Dec 18, 2010

On Wonder

 An essay by Greig Roselli reprinted from Canon Magazine

In the Theatetus Plato writes, “philosophy begins in wonder” (155d). The Greek is θαῦμα which translates as “puzzle,” “problem,” or simply, a “marvel”. The definition suggests to wonder is “to solve a conundrum.” In this sense, θαῦμα carries with it an active puzzle-solving. Wonder is open to activity but is also somehow passive in its reflection. I say this because to wonder means both to reflect, to bring a thought into motion, and also, the active thinking of the thought, which we call roughly, the idea. The quip, then, “Philosophy begins in wonder,” seems to suggest a something that originates in a person who wonders, like the birth of an idea, and rises to the surface -- call it consciousness, and it is there, an eureka moment, “ah ha!” I got it! Archimedes sat in his tub, noticed that the water level rose equal to the volume of his own body. Before Archimedes’s discovery, an object’s displacement of water was a mystery, something to be puzzled out. Is wonder then what allows us to rise above Baudelaire’s animal who is stupid in his sleep? Wonder, then, is the origin of an eureka moment. Isn’t this what we do when we attempt to puzzle out questions of being?
Archimedes in the bathtub, "Eureka!" image credit:strongnet


What Wonder is Not
Wonder is both active and shareable. The original word, θαῦμα, does not have the denotation of “awe,” or, “inspired by greatness,” but means rather the locus from which the philosopher first begins. Wonder in the verbal sense, in the philosophical sense is not the Latinate word for wonder, miracle. I am enclosing wonder in its Greek etymology. To wonder is to have the capacity to even begin philosophical thinking. Wonder is a beginning point and not a response to a world that necessitates somber recognition. Wonder catapults us into the abstract -- into the mode where philosophy is staged -- to engage with the world. Wonder is an active principle, and not reducible to a mere passivity. Wonder generates the possibility to stand outside of our own cognition and to make comment on the world and ideas. Wonder necessitates response. Wonder involves a response that forms the very kernel of philosophy. Wonder allows us to interactively reflect on the purpose of philosophy itself.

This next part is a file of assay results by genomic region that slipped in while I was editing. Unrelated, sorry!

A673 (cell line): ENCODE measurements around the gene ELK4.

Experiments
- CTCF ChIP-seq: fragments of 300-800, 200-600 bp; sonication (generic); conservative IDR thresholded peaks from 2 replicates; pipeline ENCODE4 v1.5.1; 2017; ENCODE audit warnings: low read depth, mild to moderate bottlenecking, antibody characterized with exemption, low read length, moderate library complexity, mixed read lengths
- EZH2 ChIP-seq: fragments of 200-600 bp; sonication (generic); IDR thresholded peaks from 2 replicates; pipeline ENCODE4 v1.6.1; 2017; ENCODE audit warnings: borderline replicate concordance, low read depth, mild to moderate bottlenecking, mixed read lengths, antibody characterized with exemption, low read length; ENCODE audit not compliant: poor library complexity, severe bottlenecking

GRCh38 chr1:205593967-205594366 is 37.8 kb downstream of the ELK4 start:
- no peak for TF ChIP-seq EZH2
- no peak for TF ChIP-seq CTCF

Philosophers ask, “what does it mean to philosophize?” Philosophers ask us to think about ourselves from an anthropological point of view. What makes the human being capable of asking questions about its own being-in-the-world? Wonder makes meta-thinking possible, to think about thinking. Philosophy then becomes a reflexive activity that essentially spurs thought, brings it forward out of the mind, into the the broader community of thinkers. In this way, the philosopher is not the stereotypical navel gazer who is lost in his Matrix movie worldview. It is erroneous to think of wonder as solipsism, the monist philosopher, the brain in a vat. Wonder is the epistemological step to us as thinking beings. Rational creatures, like humans, can wonder -- contain within themselves the capacity to think beyond themselves -- which means rational creatures can think about their being and their own death. By extension, we can share our experiences, our reflections with others. It is in this way we create a human community. It is a dance between solitude, an inner stirring, and entering back into the human circle, that constitutes our wondering, what makes our wondering shareable, and gives our philosophy a sense of work and collaboration. We can wonder together about these issues. Wonder originates from an “I” and informs a “We”.